You are entitled to appointed counsel in the following circumstances:
- For any charge that carries the possibility of an active sentence or a fine of more than $500
- For a juvenile delinquency proceeding (see Juvenile Defender)
- If the State has taken your children in a DSS proceeding (see Parent Rep)
- In a direct appeal of a criminal conviction and in some post-conviction proceedings (see Appellate Defender)
- If you are civilly committed (see Special Counsel)
For the types of cases below:
- Traffic Infractions
- Parking Tickets
- DMV hearings
- Divorce, equitable distribution and child custody
- Petitioning the court to return property after the disposition of a case
- Most civil matters where you want to sue someone or someone is suing you, including small claims, districts and superior courts and any appeals from these civil courts
- Gun permits or denial or gun permits
(See groups that offer assistance)
You ask. For a pending criminal case, the usual process is for the judge at your first court appearance to offer you three choices about counsel:
- Request court-appointed counsel;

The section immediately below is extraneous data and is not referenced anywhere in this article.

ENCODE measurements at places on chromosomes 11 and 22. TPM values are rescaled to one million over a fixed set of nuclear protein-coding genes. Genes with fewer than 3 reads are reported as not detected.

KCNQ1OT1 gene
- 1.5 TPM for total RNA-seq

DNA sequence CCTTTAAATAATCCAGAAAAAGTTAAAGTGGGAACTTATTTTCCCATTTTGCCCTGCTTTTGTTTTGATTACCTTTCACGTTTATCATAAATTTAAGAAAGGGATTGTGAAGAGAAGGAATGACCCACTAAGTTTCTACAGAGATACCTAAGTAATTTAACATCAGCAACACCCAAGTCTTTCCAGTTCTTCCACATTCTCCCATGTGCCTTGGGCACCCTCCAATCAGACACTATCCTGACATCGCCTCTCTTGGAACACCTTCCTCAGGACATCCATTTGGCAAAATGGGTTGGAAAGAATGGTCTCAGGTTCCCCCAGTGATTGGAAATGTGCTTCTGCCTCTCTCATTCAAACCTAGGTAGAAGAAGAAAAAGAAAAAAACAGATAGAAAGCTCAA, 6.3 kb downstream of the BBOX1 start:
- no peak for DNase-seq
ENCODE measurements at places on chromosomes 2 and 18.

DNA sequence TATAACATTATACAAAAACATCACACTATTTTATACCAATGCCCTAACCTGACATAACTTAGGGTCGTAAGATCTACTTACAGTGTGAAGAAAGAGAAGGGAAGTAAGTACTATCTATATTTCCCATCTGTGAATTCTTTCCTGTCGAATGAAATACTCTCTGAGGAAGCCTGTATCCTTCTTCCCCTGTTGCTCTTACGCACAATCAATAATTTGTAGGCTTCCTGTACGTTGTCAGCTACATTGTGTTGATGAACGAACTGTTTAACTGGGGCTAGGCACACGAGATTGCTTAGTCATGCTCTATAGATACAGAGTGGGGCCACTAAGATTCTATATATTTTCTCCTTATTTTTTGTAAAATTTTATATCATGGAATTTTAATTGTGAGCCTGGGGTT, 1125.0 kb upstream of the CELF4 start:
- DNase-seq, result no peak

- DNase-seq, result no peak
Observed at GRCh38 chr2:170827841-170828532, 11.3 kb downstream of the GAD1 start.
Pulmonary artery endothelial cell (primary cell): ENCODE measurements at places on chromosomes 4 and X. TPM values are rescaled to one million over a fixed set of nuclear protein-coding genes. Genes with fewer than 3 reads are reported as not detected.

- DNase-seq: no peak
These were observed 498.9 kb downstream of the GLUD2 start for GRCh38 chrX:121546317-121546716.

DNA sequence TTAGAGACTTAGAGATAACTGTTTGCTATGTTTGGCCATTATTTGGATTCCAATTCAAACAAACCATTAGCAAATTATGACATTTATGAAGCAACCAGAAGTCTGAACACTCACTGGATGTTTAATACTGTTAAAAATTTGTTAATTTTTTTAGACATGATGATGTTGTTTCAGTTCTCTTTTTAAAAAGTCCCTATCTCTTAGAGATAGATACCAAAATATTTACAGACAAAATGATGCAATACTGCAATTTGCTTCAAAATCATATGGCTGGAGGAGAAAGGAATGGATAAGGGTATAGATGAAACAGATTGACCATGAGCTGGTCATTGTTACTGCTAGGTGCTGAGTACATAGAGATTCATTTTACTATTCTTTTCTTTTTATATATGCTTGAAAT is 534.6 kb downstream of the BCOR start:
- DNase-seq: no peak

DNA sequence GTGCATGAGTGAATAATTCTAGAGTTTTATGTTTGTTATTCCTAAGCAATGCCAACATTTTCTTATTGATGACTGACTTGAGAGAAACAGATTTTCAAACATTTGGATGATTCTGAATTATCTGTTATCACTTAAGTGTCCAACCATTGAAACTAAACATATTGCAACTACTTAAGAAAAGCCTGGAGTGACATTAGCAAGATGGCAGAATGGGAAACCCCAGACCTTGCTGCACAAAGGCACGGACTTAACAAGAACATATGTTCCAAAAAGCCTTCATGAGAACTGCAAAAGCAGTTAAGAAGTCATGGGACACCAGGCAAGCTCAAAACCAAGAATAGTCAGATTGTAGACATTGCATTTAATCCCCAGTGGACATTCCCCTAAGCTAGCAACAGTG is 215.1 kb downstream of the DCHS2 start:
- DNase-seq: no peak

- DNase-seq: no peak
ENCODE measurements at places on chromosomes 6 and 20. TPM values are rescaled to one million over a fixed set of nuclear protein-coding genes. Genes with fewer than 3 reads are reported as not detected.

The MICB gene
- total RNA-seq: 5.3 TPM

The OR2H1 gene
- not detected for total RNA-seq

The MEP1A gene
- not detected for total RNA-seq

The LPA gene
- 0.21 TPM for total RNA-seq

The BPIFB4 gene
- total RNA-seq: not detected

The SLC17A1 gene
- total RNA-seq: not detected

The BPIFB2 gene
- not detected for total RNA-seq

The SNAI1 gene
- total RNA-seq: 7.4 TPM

- Find, hire, and pay for your own attorney; or
- Represent yourself.
If you ask for court-appointed counsel, you must fill out an affidavit of indigency. This is a paper on which you tell the court how much money you have, what assets (a car, a house) you have and what you pay for rent, child support and other expenses. You will swear that your answers are true and could be prosecuted for perjury of you lie about any of these things. The court will review this affidavit of indigency and either approve your request or deny it.
No. If you plead guilty or are found guilty or if you are not successful in your appeal for which you have an appointed attorney, you may be required to pay back the State which pays your attorney, plus the $75 fee for having an appointed attorney. (See the page about attorney fees for more detailed information.) NOTE: if you are a juvenile in juvenile court, your parents/guardians are responsible for any attorney fees. See the Juvenile Defender site.